William Powell, the author of The Anarchist Cookbook,called his work years later the misguided product of [his] adolescent anger. Written by a 19-year-old rebel and published in 1971, the book contained instructions on how to build a bomb, blow up a bridge, decapitate someone using piano wire, tap a phone, and make a Molotov cocktail or LSD at home. At the heart of Siskel's documentary is a moving confession by this former anarchist, who, in revising his own life and beliefs, sometimes gets into a violent confrontation with the director. Powell accepts responsibility and then rejects it when Siskel cites a series of tragic events: the Columbine and Denver school shootings, the bombing in Oklahoma City, and attacks on the London subway, at a cinema in Aurora, and at the Boston Marathon-the perpetrators made use of The Anarchist Cookbook. Can we condemn the author for the actions of his readers? Siskel's fascinating documentary raises a number of questions that will now never be answered, as Powell died soon after the completion of shooting for the film.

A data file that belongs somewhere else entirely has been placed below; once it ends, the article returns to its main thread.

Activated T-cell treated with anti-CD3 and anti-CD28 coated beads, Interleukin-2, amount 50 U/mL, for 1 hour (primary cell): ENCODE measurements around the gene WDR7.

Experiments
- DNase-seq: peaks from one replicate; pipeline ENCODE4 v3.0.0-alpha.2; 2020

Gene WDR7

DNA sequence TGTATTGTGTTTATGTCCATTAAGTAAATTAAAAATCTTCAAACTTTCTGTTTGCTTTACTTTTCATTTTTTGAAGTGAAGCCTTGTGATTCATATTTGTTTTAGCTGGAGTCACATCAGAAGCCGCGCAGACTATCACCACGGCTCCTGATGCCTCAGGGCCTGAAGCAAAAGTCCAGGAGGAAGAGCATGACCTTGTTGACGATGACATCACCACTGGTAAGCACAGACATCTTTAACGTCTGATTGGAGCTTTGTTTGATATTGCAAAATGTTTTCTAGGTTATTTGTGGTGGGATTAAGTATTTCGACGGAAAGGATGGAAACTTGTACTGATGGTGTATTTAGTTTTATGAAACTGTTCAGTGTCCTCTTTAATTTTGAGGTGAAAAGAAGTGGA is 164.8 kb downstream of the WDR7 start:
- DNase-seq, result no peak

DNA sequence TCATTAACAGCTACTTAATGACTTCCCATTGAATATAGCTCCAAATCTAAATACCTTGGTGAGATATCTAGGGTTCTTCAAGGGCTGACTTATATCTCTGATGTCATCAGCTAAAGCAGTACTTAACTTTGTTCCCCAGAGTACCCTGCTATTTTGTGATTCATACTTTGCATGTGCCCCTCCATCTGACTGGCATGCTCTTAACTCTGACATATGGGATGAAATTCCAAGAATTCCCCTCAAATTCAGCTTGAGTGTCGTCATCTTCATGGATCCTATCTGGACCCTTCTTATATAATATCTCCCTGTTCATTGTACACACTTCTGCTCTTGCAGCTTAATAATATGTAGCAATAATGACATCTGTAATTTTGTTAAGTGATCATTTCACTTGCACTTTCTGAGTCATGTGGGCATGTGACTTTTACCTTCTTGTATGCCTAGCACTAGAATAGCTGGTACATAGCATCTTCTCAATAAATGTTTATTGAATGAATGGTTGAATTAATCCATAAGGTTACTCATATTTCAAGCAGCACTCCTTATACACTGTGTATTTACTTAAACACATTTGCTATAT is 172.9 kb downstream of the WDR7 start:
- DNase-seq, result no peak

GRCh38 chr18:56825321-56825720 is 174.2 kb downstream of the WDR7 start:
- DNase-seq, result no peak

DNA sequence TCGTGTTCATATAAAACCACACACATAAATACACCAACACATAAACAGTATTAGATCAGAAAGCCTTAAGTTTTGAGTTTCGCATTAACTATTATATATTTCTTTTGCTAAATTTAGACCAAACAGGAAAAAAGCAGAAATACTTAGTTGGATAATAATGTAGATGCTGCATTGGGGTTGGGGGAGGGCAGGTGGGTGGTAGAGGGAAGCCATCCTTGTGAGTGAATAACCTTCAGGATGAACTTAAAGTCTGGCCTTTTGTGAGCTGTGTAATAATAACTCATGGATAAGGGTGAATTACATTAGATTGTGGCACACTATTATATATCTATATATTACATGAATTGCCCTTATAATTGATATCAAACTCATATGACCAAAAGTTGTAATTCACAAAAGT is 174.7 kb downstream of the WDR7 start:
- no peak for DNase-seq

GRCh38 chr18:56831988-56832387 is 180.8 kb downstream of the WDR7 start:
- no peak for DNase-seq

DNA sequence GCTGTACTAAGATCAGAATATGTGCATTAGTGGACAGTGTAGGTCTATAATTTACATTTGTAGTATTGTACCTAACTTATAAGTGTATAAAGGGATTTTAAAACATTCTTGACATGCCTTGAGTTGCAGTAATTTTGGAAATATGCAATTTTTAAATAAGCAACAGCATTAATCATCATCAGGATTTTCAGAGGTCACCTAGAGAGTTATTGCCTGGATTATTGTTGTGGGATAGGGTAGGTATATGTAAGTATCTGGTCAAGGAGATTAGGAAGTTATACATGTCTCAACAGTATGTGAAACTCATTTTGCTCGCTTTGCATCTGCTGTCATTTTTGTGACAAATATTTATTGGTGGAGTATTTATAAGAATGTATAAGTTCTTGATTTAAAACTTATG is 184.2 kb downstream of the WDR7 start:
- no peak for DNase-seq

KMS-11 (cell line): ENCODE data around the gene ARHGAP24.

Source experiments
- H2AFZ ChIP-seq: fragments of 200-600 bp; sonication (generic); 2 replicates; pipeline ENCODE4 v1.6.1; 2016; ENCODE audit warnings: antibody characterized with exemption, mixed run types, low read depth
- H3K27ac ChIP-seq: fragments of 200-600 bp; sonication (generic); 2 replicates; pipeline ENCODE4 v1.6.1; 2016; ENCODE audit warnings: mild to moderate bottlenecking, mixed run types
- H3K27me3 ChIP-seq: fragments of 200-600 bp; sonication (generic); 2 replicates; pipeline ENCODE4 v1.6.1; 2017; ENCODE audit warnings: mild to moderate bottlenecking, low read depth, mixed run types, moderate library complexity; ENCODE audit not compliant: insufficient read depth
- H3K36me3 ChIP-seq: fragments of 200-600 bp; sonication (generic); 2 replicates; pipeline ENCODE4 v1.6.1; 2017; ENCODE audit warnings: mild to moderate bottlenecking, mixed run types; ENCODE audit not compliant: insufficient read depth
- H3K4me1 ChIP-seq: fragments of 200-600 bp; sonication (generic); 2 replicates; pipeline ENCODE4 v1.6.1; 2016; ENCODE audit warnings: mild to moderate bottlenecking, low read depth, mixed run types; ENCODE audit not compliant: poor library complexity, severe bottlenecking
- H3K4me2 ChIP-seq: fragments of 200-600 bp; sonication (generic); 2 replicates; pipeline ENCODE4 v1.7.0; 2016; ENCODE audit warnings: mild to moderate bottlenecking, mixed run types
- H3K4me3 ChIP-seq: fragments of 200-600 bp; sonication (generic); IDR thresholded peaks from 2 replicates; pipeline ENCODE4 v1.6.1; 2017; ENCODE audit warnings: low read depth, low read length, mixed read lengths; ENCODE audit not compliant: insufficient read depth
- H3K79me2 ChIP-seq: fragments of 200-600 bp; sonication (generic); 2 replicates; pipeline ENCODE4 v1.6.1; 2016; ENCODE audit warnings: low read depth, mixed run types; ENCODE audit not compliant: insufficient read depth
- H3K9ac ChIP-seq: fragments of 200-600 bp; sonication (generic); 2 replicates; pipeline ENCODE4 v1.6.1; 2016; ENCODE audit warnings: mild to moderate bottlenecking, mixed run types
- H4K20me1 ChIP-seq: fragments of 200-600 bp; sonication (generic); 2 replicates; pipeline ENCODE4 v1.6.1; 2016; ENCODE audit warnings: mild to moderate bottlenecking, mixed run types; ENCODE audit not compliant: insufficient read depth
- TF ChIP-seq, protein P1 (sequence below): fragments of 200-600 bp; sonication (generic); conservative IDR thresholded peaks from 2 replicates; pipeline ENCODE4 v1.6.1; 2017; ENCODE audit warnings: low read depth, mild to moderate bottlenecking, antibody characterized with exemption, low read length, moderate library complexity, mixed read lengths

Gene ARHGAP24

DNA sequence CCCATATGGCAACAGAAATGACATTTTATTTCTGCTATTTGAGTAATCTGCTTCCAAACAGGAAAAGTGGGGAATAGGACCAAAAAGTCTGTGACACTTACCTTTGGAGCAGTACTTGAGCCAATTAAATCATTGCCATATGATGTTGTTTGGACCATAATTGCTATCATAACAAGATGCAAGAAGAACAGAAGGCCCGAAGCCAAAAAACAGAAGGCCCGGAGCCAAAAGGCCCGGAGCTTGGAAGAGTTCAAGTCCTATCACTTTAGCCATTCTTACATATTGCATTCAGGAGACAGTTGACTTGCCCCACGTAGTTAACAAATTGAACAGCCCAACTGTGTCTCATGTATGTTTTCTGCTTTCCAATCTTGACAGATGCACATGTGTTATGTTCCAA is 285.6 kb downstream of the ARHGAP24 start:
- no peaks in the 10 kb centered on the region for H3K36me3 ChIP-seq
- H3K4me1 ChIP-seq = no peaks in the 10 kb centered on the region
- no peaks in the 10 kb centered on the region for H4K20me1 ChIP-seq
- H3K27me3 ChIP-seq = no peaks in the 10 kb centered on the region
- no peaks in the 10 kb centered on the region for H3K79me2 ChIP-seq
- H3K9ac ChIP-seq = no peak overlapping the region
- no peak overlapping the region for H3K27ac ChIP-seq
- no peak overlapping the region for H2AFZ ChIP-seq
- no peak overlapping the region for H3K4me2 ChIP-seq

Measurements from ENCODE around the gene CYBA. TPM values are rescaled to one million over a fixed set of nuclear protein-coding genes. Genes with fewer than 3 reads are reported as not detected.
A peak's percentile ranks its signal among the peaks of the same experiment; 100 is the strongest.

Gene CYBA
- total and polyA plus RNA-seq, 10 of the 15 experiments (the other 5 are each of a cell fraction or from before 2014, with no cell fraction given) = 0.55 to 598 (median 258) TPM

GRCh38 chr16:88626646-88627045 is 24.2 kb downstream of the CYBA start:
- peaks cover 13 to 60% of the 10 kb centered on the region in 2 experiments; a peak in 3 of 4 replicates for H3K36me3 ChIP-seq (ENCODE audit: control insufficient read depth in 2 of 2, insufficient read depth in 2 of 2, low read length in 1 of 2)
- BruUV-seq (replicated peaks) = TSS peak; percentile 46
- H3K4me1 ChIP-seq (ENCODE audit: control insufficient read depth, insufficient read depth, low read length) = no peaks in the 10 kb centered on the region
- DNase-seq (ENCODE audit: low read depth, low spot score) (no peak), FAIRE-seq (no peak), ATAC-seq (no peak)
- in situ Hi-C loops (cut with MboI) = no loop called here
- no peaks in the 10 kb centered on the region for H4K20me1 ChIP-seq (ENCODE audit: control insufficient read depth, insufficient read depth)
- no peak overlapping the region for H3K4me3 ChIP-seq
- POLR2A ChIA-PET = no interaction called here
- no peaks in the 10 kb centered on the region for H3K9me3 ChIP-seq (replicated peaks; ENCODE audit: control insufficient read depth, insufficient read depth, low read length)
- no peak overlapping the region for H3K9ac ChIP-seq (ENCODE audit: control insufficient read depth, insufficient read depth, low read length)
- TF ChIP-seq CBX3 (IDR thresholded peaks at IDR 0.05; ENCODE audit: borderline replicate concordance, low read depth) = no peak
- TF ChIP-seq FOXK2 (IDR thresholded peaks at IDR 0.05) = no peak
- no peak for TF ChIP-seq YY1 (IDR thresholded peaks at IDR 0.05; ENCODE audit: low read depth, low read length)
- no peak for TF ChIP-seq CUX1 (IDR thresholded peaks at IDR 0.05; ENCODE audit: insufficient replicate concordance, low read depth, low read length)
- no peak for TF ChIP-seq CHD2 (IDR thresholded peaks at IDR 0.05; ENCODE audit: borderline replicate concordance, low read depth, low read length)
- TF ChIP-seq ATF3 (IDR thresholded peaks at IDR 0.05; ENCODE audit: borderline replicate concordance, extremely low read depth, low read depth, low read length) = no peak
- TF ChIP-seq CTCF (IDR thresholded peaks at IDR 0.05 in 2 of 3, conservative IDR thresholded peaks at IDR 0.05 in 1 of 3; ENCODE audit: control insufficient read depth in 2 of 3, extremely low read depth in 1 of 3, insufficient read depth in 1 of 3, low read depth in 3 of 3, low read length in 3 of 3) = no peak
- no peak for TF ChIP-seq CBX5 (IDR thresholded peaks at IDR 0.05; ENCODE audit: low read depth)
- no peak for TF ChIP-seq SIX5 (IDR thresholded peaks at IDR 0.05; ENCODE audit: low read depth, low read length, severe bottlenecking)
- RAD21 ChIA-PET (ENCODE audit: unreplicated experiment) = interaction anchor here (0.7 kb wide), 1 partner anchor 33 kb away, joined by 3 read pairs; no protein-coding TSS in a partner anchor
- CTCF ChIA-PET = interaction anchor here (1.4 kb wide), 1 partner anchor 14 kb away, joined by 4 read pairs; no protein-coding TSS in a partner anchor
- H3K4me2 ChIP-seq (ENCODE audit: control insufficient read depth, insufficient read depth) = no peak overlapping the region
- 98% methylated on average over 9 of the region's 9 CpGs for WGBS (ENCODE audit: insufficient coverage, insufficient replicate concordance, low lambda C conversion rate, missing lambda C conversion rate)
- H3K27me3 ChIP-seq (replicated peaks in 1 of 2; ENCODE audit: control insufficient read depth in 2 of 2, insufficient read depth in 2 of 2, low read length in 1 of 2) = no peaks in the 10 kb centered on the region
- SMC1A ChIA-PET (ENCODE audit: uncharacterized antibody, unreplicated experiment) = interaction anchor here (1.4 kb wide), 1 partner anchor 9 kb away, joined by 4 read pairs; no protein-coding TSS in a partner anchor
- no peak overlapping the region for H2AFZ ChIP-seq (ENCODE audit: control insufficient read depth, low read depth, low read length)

Charlie Siskel is an American director and screenwriter. He co-directed (along with John Maloof) the acclaimed, Oscar-nominated documentary Looking for Vivian Maier, which introduced the world to the extraordinary archives of the American nanny who spent her free time photographing the streets of Chicago. Today, Maier is considered one of the most outstanding artists of the 20th century. Siskel has also worked with Michael Moore, co-producing his Bowling for Columbine (about the school shooting in Columbine, 2002), as well as the documentary series The Awful Truth (1999-2000).
2013 Szukając Vivian Maier / Finding Vivian Maier/Finding Vivian Maier
2016 Amerykański anarchista / American Anarchist/American Anarchist